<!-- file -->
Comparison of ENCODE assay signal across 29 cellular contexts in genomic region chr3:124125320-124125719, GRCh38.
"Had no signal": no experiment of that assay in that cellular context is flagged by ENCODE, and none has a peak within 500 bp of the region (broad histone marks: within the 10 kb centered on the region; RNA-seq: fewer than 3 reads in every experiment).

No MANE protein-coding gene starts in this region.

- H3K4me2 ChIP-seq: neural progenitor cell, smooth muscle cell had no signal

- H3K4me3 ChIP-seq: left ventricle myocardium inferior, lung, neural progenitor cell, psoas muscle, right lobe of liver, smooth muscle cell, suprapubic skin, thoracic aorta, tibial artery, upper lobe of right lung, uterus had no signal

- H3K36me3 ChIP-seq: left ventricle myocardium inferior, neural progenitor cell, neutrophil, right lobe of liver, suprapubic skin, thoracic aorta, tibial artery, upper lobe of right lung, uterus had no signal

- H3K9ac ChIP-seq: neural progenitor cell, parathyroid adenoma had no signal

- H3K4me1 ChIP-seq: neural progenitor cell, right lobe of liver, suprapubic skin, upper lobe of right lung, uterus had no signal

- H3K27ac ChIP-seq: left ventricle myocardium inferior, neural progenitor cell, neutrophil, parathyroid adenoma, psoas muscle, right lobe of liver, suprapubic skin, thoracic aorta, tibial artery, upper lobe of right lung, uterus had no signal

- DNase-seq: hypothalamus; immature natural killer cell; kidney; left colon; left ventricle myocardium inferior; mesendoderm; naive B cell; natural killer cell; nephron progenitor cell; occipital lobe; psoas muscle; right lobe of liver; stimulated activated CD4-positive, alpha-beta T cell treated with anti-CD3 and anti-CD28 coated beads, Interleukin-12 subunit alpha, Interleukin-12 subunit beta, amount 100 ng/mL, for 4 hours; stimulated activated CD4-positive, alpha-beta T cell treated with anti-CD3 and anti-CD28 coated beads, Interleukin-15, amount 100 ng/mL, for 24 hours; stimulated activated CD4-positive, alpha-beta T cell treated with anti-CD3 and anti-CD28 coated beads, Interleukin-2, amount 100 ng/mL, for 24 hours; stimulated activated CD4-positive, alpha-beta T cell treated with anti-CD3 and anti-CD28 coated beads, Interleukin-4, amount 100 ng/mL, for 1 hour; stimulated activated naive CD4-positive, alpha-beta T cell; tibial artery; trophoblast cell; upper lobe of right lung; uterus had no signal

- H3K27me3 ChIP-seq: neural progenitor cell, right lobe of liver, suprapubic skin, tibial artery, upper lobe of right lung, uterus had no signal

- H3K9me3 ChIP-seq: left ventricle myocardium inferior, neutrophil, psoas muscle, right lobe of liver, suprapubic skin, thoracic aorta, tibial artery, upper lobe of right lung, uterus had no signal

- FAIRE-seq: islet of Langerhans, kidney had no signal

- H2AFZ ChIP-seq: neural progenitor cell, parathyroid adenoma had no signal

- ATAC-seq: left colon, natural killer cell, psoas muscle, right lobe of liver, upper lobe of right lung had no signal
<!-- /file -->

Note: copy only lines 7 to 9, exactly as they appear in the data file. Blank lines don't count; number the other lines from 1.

- H3K9ac ChIP-seq: neural progenitor cell, parathyroid adenoma had no signal

- H3K4me1 ChIP-seq: neural progenitor cell, right lobe of liver, suprapubic skin, upper lobe of right lung, uterus had no signal

- H3K27ac ChIP-seq: left ventricle myocardium inferior, neural progenitor cell, neutrophil, parathyroid adenoma, psoas muscle, right lobe of liver, suprapubic skin, thoracic aorta, tibial artery, upper lobe of right lung, uterus had no signal